The inquiry was headed by a German pathologist, and his team included a forensic anthropologist and a toxicologist. Last October they concluded that Calvi had probably been murdered and later strung up under the bridge to make it look like suicide.

The inquiry said the wounds on Calvi's neck were compatible with strangulation and that there was no evidence to suggest he had put the bricks in his clothing himself. Most damningly, they concluded it would have been impossible for him to have reached unaided the place on the scaffolding from which he was found dangling. Then in December, a Mafia supergrass called Antonio Giuffre told police that Calvi had been murdered because Mafia bosses were angry at the way he had mishandled their money. He said that Pippo Calo, a convicted Mafioso, was the man who organised the crime.

Now Rome's prosecutors have endorsed those conclusions. They have sent notices to the four suspects, giving them 20 days to reply to the accusations or face formal charges. The four are Calo, who is serving several life sentences in prison; Flavio Carboni, the businessman who escorted Calvi to London; Ernesto Diotavelli, a leading figure in Rome's underworld; and Manuela Kleinszig, an Austrian citizen and, at the time, a girlfriend of Mr Carboni's.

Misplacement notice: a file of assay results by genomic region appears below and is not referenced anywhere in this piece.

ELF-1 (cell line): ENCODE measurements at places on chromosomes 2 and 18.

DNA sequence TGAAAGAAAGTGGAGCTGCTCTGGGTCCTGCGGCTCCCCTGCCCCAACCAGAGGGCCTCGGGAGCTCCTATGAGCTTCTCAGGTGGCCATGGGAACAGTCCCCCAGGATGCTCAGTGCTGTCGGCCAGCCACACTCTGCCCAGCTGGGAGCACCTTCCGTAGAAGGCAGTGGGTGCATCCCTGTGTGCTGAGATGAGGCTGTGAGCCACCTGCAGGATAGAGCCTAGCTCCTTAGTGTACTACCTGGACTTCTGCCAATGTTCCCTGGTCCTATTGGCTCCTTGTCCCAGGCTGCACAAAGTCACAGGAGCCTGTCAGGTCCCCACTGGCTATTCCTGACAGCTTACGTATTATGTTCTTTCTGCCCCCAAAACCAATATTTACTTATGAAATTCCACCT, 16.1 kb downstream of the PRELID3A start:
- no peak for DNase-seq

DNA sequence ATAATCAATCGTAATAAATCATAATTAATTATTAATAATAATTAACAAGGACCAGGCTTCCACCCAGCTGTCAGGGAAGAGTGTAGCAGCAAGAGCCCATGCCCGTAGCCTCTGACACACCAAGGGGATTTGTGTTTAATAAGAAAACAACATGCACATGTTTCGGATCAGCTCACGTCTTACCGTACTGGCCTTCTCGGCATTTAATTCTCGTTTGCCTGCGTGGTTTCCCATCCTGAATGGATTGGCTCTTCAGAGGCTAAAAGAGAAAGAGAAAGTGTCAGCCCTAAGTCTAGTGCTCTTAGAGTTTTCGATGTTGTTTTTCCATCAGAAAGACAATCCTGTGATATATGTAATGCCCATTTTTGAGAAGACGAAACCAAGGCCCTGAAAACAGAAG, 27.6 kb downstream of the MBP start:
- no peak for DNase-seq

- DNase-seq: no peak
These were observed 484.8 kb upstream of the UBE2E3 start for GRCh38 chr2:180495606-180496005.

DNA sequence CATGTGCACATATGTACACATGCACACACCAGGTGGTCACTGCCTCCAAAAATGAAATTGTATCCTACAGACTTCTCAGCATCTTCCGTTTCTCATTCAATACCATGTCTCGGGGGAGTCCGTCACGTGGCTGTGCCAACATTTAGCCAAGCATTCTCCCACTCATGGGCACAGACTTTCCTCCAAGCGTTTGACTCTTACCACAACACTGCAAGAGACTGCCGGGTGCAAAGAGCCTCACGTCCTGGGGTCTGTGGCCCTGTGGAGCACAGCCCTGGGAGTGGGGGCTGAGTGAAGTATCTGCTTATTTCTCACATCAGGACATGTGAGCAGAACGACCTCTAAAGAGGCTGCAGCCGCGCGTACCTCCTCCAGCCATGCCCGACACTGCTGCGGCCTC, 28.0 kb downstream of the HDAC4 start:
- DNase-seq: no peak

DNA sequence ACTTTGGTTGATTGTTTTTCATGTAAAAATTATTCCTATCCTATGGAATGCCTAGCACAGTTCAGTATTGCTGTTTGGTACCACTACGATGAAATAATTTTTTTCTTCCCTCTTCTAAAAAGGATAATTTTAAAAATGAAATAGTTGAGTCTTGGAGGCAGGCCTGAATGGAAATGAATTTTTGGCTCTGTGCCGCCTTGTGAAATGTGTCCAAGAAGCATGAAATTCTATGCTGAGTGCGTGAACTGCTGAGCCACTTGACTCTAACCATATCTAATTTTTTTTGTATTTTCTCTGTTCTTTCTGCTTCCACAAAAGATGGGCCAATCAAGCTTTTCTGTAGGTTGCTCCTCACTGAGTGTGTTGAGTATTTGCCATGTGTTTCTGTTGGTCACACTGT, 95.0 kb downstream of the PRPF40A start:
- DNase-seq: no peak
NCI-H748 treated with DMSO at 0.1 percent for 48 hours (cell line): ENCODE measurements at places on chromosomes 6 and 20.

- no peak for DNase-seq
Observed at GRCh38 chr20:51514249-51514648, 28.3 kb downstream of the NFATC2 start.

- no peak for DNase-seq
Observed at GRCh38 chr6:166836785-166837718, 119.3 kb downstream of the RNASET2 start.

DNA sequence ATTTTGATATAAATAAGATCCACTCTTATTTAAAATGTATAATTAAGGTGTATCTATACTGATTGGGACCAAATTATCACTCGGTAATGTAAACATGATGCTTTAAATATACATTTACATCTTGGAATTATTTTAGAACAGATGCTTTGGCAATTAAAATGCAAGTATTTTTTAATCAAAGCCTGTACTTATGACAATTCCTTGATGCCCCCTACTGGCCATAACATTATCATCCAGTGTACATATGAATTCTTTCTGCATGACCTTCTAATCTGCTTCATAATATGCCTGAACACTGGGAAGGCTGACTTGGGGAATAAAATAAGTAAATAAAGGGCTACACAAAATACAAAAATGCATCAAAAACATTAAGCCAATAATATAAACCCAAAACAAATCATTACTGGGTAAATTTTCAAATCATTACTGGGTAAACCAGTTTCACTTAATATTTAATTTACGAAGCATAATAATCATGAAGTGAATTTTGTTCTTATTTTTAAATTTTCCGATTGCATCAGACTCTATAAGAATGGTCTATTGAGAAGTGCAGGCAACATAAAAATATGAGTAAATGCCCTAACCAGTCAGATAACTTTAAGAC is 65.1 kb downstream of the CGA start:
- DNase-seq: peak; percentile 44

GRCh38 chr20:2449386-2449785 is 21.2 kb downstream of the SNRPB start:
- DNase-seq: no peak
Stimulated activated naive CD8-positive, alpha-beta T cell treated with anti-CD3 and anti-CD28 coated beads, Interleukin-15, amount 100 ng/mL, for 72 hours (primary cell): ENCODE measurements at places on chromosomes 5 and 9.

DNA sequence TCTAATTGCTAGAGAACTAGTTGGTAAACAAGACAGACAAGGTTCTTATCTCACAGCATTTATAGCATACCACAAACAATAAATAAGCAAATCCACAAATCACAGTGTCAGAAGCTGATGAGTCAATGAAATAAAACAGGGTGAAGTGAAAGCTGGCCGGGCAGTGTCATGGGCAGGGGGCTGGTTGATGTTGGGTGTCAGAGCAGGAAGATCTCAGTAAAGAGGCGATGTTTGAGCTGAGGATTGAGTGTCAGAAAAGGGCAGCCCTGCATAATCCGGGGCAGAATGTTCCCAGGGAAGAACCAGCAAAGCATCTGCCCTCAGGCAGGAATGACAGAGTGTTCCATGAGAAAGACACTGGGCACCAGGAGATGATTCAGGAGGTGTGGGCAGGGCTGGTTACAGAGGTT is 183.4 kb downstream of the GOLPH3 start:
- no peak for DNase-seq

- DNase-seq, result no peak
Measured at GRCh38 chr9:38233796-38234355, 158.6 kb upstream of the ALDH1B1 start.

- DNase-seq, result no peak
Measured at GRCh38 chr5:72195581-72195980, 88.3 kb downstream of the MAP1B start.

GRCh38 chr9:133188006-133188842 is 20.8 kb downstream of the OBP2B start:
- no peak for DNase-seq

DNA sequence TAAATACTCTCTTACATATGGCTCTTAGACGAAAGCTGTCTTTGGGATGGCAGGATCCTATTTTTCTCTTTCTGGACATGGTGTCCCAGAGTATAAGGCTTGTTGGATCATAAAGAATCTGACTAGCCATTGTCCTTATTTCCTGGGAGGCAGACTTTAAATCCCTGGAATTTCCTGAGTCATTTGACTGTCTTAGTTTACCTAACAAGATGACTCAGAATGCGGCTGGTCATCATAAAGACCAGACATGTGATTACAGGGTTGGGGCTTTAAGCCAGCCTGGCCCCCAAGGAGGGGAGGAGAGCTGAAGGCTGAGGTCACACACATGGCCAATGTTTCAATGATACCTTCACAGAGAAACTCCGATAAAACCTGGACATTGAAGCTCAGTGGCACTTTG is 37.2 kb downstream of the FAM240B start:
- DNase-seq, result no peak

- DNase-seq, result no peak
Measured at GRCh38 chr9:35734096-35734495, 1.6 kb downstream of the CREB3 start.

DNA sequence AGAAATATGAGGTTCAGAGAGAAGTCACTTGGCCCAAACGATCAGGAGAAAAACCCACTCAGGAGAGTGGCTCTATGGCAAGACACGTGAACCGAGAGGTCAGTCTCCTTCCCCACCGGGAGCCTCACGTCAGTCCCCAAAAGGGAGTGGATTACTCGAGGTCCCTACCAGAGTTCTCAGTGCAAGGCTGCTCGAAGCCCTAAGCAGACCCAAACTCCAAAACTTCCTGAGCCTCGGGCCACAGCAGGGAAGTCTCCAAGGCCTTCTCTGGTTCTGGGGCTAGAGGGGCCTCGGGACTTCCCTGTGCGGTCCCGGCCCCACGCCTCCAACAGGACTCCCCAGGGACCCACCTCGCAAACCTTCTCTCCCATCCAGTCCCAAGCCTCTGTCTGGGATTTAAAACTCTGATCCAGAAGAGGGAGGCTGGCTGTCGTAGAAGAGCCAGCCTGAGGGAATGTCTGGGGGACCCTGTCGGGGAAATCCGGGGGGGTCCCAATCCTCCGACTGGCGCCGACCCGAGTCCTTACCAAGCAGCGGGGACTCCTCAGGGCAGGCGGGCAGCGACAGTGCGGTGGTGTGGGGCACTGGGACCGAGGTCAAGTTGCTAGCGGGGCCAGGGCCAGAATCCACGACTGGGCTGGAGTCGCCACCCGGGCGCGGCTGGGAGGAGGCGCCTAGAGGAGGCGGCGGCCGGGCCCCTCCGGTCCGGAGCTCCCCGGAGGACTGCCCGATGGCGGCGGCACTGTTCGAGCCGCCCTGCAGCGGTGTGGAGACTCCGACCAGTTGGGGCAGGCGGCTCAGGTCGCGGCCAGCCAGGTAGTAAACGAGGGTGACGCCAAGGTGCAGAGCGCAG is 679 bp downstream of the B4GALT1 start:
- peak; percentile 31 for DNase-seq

The prosecutors have adduced three motives for Calvi's murder. First, the Mafia decided to punish him for mismanaging their money. Second, to shut his mouth permanently to prevent his exhaustive knowledge of the laundering of Mafia funds from reaching the public domain. And third, as a way to silencepoliticians, civil servants, members of the P2 masonic lodge and senior figures in the Institute for Religious Works with knowledge of Mafia money laundering.

In reaching these conclusions, the inquiry studied the flow of funds through foreign branches of Banco Ambrosiano - in Panama, the Bahamas, Peru, Nicaragua and other countries - amounting to $1.3bn.